Turning to the Thai economy, we see four primary risks:

First, the export slowdown: Exports of key industrial products to major economies continue to contract, reflecting the slowing global economy. High inventory levels and global economic deterioration will continue to pressure demand for Thai export goods.

Second, the prolonged political vacuum: The longer it takes to form the new government, the longer the delay in passing the new budget for the 2024 fiscal year that starts on Oct 1. This will delay disbursement by up to two or three quarters, which in turn means public consumption and public investment will contract more strongly in the second half of this year.

In every year in which there was a change in government, budget disbursement and private investment have been affected. Consequently, we have downgraded our 2023 public consumption and investment forecasts to contractions of 2.7% and 0.1%, from previous projections of 0.9% and 3.0% growth, respectively.

Third, contractionary monetary policy despite continued declines in inflation. Inflation in May 2023 continued to decline, but The Bank of Thailand is "leaving the door open" to raising rates further. We believe the central bank will likely keep its benchmark rate at 2%, which would turn the real policy rate positive in the second half of the year, a negative for the economy.

We expect the business sector to be heavily affected by interest rate increases. The policy rate has risen by 150 basis points since tightening began last year, pushing minimum lending rates up 160 basis points. Higher interest rates have led to a clear slowdown in loan growth, from 8.9% per year in October 2021 to 2.3% in March 2023.

Loan shrinkage has a significant impact on investment. In March, investment contracted 0.3% year-on-year. Looking forward, tightening monetary conditions will cause commercial bank interest rates to increase. Private investment is likely to shrink further.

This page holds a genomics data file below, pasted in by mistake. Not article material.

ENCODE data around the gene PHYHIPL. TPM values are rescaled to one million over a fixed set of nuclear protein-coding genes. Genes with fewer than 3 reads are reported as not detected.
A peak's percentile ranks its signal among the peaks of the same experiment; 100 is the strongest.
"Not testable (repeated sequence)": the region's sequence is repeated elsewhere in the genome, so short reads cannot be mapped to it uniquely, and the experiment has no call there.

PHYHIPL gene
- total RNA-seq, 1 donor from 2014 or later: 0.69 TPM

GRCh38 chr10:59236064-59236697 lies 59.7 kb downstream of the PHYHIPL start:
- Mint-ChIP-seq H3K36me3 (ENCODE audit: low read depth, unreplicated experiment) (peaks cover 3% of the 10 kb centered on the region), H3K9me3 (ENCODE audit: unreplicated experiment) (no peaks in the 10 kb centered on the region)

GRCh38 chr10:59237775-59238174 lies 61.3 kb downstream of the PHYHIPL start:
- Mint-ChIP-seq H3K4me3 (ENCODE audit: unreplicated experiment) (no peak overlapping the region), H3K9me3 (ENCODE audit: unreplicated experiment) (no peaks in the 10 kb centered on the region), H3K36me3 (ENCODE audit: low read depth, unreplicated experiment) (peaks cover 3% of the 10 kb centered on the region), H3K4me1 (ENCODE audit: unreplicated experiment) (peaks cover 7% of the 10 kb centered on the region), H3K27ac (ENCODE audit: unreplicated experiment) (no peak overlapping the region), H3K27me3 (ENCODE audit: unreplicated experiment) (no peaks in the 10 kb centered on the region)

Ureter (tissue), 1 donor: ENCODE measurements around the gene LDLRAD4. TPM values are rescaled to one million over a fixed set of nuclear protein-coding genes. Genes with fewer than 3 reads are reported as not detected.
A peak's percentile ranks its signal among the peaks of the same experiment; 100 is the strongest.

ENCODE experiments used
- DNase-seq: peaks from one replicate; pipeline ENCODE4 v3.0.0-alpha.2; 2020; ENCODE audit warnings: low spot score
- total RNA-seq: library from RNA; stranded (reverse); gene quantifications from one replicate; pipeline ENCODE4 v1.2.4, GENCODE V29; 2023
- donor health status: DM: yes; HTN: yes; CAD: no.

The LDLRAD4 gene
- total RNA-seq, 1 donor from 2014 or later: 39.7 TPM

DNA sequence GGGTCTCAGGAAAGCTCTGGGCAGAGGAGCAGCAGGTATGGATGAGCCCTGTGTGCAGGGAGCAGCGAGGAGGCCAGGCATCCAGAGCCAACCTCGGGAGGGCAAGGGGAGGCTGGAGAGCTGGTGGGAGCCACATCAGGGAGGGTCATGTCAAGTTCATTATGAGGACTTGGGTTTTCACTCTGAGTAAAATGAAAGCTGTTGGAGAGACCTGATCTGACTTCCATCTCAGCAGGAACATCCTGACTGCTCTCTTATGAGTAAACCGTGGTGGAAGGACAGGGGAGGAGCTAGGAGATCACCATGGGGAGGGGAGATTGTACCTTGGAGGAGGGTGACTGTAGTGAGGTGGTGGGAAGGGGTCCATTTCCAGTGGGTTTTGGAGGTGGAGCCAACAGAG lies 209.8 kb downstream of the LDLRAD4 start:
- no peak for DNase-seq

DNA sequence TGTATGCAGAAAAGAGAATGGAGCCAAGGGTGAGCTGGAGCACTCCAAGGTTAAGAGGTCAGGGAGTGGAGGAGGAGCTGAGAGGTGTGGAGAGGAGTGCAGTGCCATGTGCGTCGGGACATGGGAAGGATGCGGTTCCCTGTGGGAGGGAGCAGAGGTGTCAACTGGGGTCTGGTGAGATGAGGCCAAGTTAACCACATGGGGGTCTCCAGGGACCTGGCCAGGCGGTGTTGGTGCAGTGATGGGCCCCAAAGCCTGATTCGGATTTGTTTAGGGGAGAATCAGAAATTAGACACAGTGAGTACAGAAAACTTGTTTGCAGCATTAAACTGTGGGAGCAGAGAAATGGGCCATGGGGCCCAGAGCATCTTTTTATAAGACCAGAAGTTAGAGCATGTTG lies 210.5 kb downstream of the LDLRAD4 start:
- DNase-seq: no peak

Finally, a possible drought from El Niño. If the Southern Oscillation Index goes into negative territory in the third quarter and drags on into the fourth quarter, it could lead to an El Nino in late 2023 and early 2024, which could lead to a severe contraction of agricultural production, as was seen in 2015-17. The crops most vulnerable to drought are cereals, particularly rice and maize.

As a result, we have revised down our economic forecast for Thailand this year from 3.0% growth to 2.7%, with a sharp reduction in consumption and government investment, as well as in private investment and consumption. Exports will contract in response to a worsening global economy. Inflation will decline sharply due to a slowdown in both domestic and international economies.

In terms of investment implications, InnovestX Research maintains a defensive and selective strategy. We recommend stocks that face relatively limited impact from political uncertainty, with strong earnings and profit resiliency when faced with global and domestic economic downturns. Our picks for the third quarter are BBL, BDMS, BEM, HMPRO and OSP.


Dr Piyasak Manason is Senior Director of the Investment Research Department at InnovestX Securities Co Ltd